The door to the cockpit was always open so you could see the pilot, co-pilot, navigator and the instrument panel. If you were interested you could stand or sit on a jump seat in the cockpit and talk to the crew. It felt like flying and it was safe even when navigating through deep valleys and around the high mountains in New Guinea. There was no seat assignment, cabin service, food or wine and a visit to the on-board toilet was something only for the brave and desperate.
In the 1950s and 1960s the airlines recognized the need to grow their market by offering lower fares for flights with more stops on the old routes previously used for delivering the mail. You could pay higher fares for the faster non-stop flights across the US and internationally. In the 1960s and 1970s my flights to London stopped at Singapore, Bangkok, New Delhi, Karachi, Bahrain, and Rome. Each stop was an adventure by itself and welcome because the so-called “direct” flight was more than 30 hours.
In 1955, TWA introduced a two-cabin configuration on its Super Constellations. Some called it the golden age of airline travel. But that all changed when the first commercial jet aircraft, the Boeing 707, was introduced with rows of seats all facing forward and narrow aisles. There were no lounges and bunks.
In the early 1960s, first class was downgraded to the level enjoyed by today’s business class passengers and coach class became even worse as the airlines tried to squeeze in more seats and passengers. At the end of the 1960s the Boeing 747 revolutionized air travel, doubling the number of passenger on each flight, especially in coach class.
The 747 became my favorite commercial airplane and I used it like a bus for traveling the world on business, usually sitting at the back end. It was quieter, more comfortable and came with better cabin service, food and drink. The flight deck and cabin crews enjoyed the increased space, and that was reflected in their attitude towards passengers. There was enough room for new cabin configurations and on the upper deck some airlines provided tables for business travelers to use their laptops, sit on lounges, stand at the piano bar or sleep in real beds in enclosed areas.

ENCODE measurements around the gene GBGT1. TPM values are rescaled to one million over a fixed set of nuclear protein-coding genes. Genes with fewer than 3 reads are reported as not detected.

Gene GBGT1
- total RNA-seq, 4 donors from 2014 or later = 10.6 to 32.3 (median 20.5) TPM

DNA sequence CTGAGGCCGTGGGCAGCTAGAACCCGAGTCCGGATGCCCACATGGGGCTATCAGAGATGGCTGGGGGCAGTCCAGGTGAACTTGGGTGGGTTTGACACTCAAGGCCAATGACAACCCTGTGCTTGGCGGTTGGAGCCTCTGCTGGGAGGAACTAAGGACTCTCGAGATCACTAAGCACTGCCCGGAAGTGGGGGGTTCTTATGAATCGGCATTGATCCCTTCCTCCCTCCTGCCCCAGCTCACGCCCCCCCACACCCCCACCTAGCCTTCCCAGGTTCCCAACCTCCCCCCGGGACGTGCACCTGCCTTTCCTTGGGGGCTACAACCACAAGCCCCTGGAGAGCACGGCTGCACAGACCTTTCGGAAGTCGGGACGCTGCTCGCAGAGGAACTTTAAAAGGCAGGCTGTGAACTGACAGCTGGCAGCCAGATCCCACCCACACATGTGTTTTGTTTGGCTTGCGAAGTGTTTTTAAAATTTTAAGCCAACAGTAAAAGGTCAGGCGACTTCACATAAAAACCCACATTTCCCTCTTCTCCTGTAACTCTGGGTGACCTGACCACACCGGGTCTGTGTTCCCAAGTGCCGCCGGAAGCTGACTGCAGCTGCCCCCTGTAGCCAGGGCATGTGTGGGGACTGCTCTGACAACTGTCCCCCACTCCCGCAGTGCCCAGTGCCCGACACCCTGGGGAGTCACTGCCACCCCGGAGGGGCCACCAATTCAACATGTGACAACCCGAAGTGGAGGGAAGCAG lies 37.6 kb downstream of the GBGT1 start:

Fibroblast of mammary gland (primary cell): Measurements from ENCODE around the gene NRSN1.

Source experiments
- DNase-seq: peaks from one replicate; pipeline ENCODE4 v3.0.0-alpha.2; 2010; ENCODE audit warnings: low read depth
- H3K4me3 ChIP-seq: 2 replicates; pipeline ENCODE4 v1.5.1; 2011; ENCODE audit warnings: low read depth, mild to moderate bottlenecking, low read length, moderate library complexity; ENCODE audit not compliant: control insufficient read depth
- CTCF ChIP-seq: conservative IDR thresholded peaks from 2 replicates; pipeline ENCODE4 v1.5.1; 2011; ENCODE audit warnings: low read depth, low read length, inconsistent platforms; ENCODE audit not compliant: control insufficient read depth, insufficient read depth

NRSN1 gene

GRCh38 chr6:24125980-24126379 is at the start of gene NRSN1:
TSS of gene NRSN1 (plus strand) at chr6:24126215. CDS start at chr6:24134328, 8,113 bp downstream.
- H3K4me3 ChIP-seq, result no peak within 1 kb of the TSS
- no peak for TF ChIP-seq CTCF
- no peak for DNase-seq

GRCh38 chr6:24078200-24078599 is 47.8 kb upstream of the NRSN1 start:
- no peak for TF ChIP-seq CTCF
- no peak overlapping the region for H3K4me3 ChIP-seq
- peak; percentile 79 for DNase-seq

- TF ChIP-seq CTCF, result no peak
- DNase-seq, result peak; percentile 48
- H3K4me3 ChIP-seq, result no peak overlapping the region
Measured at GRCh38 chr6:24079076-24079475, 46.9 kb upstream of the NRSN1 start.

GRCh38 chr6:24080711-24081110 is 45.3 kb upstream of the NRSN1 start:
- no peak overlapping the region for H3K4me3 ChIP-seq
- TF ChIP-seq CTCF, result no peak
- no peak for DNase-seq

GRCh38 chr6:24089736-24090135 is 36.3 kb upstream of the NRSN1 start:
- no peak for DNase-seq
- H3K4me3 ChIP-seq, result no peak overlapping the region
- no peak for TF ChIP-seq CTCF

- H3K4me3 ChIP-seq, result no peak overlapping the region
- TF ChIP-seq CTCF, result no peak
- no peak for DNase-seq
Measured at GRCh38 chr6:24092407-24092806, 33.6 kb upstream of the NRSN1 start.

I recall a memorable flight on a Lufthansa 747, standing up at the piano bar with some new friends most of the way from Frankfurt to Singapore; and a night flight to Tokyo on Japan Airlines sleeping comfortably in a real bed with my own little cocktail cabinet. It was the only time I really slept on a flight and was able to work the same day I arrived in Tokyo. Sadly Lufthansa removed the piano bar and JAL replaced the beds with more seats.
The major improvement in airline travel over the years has been the inflight entertainment especially for first and business class travelers. It started with movies on a large screen, that showed the movie to the whole cabin, and then video cassette players were provided to first and business class passengers who had a choice of dozens of movies to view at their seat.
Unfortunately, in “cattle class” cabin service, friendly flight attendants, free magazines, food, drinks and entertainment have almost disappeared, replaced by user pays electronic entertainment systems, WiFi, inflight telephone service, snacks and bottles of water. We pay for check-in baggage and are greeted by impatient flight attendants and surly security guards.
Passengers are jammed into tight spaces and ignored unless they complain or the aircraft is overbooked when they are treated as sacks of mail. I would willingly pay more for my own space, fine food and wine, a comfortable bed or even to stand up at the piano bar.
Worthy of Comment